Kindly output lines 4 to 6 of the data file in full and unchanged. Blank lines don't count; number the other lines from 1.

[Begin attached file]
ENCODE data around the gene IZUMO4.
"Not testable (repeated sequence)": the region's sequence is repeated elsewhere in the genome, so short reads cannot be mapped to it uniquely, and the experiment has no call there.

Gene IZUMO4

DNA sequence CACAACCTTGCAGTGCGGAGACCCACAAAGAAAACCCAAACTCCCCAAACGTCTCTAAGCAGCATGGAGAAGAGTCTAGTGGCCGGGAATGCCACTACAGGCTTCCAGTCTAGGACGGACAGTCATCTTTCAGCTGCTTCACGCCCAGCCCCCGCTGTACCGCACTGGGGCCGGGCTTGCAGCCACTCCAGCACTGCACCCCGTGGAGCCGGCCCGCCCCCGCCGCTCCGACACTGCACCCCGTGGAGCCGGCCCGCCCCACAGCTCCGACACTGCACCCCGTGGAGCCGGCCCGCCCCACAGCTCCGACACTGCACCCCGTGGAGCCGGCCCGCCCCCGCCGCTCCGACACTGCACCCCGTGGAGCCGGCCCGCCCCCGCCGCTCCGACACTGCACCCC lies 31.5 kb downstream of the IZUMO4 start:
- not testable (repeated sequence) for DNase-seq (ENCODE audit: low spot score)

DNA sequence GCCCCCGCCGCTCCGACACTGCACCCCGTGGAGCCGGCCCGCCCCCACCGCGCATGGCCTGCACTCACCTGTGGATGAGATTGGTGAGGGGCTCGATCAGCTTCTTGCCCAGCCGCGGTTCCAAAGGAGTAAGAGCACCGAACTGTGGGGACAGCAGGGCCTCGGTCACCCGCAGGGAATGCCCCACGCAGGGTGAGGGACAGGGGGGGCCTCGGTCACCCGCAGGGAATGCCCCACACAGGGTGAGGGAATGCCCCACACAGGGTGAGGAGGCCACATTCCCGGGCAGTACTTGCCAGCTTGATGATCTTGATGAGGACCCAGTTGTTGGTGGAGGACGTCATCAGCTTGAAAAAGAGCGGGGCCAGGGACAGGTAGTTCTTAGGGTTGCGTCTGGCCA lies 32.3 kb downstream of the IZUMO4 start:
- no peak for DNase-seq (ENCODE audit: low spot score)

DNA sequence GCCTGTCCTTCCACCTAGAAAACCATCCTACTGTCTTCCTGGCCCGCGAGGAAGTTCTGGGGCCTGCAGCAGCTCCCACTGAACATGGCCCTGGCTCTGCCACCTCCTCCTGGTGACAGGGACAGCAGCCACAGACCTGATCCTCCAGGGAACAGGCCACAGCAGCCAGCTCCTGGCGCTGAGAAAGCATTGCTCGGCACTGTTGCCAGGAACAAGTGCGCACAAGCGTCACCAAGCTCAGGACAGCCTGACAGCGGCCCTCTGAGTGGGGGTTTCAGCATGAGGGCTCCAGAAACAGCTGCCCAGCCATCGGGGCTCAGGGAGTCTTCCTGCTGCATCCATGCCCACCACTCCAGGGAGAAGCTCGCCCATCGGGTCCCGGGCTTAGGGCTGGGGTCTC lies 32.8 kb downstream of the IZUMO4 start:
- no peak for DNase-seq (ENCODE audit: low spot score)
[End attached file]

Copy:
DNA sequence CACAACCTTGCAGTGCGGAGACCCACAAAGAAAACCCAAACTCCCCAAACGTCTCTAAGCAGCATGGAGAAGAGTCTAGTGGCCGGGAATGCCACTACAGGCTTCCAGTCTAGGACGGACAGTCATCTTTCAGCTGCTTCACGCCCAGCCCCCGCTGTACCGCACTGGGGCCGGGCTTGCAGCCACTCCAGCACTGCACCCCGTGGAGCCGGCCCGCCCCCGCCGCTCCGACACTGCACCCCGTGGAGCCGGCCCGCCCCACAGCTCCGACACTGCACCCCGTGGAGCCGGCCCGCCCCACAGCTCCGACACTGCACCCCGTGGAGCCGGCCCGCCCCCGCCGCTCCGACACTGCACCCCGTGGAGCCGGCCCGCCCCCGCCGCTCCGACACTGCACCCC lies 31.5 kb downstream of the IZUMO4 start:
- not testable (repeated sequence) for DNase-seq (ENCODE audit: low spot score)

DNA sequence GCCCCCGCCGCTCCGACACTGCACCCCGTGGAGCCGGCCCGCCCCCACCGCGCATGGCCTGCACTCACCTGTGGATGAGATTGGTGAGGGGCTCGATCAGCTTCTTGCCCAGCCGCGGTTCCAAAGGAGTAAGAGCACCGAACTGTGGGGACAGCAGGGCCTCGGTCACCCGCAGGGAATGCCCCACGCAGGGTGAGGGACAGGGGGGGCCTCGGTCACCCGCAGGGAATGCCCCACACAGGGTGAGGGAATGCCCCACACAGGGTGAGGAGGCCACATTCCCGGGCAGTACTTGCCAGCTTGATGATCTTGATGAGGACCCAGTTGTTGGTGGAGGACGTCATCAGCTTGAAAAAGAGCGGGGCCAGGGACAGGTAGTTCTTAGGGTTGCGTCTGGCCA lies 32.3 kb downstream of the IZUMO4 start: